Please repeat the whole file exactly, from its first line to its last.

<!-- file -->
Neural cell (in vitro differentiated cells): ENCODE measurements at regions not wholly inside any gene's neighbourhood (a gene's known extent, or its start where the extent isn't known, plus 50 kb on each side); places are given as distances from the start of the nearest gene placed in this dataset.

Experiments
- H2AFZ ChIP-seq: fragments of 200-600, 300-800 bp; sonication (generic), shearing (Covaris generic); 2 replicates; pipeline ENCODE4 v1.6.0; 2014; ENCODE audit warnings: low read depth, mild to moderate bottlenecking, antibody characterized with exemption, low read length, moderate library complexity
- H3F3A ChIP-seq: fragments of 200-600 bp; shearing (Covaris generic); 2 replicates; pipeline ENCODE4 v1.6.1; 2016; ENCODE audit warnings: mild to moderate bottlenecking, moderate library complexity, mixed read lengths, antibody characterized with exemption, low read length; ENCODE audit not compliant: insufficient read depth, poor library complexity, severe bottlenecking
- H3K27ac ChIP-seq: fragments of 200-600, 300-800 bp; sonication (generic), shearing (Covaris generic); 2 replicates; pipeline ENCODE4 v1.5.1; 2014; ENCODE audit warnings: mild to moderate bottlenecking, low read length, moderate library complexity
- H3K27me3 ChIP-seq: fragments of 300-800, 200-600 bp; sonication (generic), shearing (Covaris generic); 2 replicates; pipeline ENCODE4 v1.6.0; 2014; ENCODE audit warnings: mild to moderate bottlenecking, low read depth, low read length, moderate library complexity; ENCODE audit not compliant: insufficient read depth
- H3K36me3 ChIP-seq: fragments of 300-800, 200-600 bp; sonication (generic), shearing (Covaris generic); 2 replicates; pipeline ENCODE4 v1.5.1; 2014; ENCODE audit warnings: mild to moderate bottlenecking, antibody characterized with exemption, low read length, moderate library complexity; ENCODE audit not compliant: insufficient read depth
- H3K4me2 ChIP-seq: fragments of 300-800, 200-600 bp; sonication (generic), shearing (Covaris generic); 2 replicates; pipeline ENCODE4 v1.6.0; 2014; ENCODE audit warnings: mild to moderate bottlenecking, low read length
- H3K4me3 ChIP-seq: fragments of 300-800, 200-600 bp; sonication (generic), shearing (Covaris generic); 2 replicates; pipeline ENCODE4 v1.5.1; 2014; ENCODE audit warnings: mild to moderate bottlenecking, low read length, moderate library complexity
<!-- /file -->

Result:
Neural cell (in vitro differentiated cells): ENCODE measurements at regions not wholly inside any gene's neighbourhood (a gene's known extent, or its start where the extent isn't known, plus 50 kb on each side); places are given as distances from the start of the nearest gene placed in this dataset.

Experiments
- H2AFZ ChIP-seq: fragments of 200-600, 300-800 bp; sonication (generic), shearing (Covaris generic); 2 replicates; pipeline ENCODE4 v1.6.0; 2014; ENCODE audit warnings: low read depth, mild to moderate bottlenecking, antibody characterized with exemption, low read length, moderate library complexity
- H3F3A ChIP-seq: fragments of 200-600 bp; shearing (Covaris generic); 2 replicates; pipeline ENCODE4 v1.6.1; 2016; ENCODE audit warnings: mild to moderate bottlenecking, moderate library complexity, mixed read lengths, antibody characterized with exemption, low read length; ENCODE audit not compliant: insufficient read depth, poor library complexity, severe bottlenecking
- H3K27ac ChIP-seq: fragments of 200-600, 300-800 bp; sonication (generic), shearing (Covaris generic); 2 replicates; pipeline ENCODE4 v1.5.1; 2014; ENCODE audit warnings: mild to moderate bottlenecking, low read length, moderate library complexity
- H3K27me3 ChIP-seq: fragments of 300-800, 200-600 bp; sonication (generic), shearing (Covaris generic); 2 replicates; pipeline ENCODE4 v1.6.0; 2014; ENCODE audit warnings: mild to moderate bottlenecking, low read depth, low read length, moderate library complexity; ENCODE audit not compliant: insufficient read depth
- H3K36me3 ChIP-seq: fragments of 300-800, 200-600 bp; sonication (generic), shearing (Covaris generic); 2 replicates; pipeline ENCODE4 v1.5.1; 2014; ENCODE audit warnings: mild to moderate bottlenecking, antibody characterized with exemption, low read length, moderate library complexity; ENCODE audit not compliant: insufficient read depth
- H3K4me2 ChIP-seq: fragments of 300-800, 200-600 bp; sonication (generic), shearing (Covaris generic); 2 replicates; pipeline ENCODE4 v1.6.0; 2014; ENCODE audit warnings: mild to moderate bottlenecking, low read length
- H3K4me3 ChIP-seq: fragments of 300-800, 200-600 bp; sonication (generic), shearing (Covaris generic); 2 replicates; pipeline ENCODE4 v1.5.1; 2014; ENCODE audit warnings: mild to moderate bottlenecking, low read length, moderate library complexity